The fuel economy of new vehicles sold in the U.S. during November dropped by 0.1 miles per gallon to 25 mpg—the lowest mark this year, according to researchers at the University of Michigan Transportation Research Institute.
The value for November is up 4.9 mpg since October 2007 – the first full month of monitoring by UMTRI researchers Michael Sivak and Brandon Schoettle – but still down 0.5 mpg from the peak of 25.5 mpg reached in August 2014.
In addition to average fuel economy, Sivak and Schoettle issued a monthly update of their national Eco-Driving Index, which estimates the average monthly emissions generated by an individual U.S. driver. The EDI takes into account both the fuel used per distance driven and the amount of driving—the latter relying on data that are published with a two-month lag.
During September, the EDI worsened to 0.83 (the lower the value, the better)—up from 0.82 the month before.
(Production on the rise, keeping gas prices down. For the story, Click Here.)
The index currently shows emissions of greenhouse gases per driver of newly purchased vehicles are down 17%, overall, since October 2007—but 5 percentage points higher than the record low reached in November 2013.
The decline of both indexes assembled by UMTRI reflect the continuing growth in sales of trucks and utility vehicles, which generally are not as efficient as mid-sized and company passenger cars.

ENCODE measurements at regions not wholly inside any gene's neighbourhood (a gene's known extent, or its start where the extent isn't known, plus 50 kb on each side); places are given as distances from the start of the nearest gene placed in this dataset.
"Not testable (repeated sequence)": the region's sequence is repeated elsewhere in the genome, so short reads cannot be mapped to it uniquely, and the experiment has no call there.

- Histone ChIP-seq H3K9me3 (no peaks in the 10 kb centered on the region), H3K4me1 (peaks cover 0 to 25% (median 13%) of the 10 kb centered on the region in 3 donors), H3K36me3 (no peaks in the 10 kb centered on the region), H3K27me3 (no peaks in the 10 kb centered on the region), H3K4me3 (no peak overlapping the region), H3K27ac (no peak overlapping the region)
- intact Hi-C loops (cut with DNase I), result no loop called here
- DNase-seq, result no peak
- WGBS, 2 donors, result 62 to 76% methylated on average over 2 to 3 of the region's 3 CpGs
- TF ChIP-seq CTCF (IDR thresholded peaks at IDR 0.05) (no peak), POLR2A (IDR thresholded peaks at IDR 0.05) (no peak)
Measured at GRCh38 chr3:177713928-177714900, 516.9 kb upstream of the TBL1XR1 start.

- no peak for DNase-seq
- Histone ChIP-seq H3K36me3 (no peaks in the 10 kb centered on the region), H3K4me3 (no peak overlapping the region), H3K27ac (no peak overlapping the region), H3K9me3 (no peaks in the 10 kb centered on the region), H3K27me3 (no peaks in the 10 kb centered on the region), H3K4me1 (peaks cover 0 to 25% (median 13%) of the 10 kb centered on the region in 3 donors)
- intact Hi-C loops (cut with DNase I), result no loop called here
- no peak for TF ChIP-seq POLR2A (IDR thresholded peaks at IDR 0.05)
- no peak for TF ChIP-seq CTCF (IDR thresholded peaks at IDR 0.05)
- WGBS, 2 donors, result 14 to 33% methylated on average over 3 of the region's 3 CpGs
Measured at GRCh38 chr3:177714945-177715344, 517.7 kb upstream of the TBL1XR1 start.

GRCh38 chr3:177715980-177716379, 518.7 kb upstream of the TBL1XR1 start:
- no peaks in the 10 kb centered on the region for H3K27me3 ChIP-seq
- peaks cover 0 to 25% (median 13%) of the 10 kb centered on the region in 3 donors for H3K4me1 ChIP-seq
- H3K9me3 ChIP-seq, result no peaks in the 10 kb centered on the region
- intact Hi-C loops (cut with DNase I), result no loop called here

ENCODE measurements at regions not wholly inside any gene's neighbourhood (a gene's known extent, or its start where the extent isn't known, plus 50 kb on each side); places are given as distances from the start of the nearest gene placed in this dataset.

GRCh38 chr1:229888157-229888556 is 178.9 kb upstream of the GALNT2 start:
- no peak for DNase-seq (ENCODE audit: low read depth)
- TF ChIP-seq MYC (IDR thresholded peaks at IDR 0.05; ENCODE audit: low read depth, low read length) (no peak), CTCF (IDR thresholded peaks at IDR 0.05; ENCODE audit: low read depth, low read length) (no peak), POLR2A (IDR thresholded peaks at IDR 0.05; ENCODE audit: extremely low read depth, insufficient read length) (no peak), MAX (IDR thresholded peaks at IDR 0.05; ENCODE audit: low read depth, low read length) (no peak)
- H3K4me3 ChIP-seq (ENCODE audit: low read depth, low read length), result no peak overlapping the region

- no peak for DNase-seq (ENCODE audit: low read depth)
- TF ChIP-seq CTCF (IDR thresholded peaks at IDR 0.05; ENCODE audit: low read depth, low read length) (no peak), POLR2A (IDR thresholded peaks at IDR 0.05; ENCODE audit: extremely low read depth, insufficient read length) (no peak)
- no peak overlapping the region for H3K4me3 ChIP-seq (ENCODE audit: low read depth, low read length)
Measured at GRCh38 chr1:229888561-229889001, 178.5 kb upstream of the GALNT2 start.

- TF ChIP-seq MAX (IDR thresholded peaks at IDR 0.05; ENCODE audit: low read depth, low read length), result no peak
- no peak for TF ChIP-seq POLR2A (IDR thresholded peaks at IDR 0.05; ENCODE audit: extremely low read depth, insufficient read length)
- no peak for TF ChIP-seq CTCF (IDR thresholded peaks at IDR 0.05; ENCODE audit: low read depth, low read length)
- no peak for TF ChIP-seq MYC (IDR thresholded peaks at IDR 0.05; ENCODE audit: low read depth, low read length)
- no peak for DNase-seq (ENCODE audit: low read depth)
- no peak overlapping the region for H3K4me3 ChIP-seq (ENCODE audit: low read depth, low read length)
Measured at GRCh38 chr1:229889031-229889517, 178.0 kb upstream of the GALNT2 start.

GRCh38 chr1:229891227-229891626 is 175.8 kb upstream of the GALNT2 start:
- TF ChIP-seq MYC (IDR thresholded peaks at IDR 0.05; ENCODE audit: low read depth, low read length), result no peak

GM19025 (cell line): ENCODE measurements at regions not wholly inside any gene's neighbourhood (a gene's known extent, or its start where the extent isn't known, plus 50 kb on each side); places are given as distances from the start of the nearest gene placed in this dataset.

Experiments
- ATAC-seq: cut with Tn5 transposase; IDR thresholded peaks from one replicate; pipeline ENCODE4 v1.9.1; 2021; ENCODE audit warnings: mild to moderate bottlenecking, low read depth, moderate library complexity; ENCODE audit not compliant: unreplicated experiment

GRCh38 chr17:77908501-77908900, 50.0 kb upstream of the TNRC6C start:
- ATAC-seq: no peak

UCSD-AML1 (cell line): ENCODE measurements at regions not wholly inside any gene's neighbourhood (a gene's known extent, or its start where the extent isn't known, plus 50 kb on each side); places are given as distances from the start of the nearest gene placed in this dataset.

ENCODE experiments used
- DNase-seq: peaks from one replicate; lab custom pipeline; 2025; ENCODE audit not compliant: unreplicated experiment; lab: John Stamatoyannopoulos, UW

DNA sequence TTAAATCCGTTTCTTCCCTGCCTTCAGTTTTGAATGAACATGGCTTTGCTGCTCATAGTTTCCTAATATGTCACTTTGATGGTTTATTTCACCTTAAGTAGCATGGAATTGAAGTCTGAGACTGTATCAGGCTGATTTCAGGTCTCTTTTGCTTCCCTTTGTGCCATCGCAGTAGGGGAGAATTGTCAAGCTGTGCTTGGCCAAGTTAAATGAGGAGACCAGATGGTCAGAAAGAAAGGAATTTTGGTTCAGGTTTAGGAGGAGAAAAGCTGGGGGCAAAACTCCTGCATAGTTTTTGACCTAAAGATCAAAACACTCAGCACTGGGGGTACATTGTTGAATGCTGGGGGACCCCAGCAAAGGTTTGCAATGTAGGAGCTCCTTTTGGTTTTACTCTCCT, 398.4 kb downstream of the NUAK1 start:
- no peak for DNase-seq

(Transportation eclipses power generation as leading cause of pollutions. Click Here for the story.)
However, Consumer Reports noted recently that the fleets of new sport utility vehicles unveiled for the Los Angeles Auto Show that automakers can meet the tougher fuel-economy standards by making gradual improvements
“The national fuel economy standards were designed to meet the market where it is and require automakers to improve their fleet, without affecting the size of vehicles they sell,” said Shannon Baker-Branstetter of Consumer Reports.
(To see why the average fuel economy of new vehicles is getting worse, Click Here.)
“The standards are flexible – meaning automakers don’t need to sell small sedans to meet their targets – they just have to make the vehicles they sell gradually more efficient. What we’re seeing with several of the early announcements is that the industry continues to innovate with new technologies that improve performance and efficiency for larger vehicles,” Baker-Branstetter added.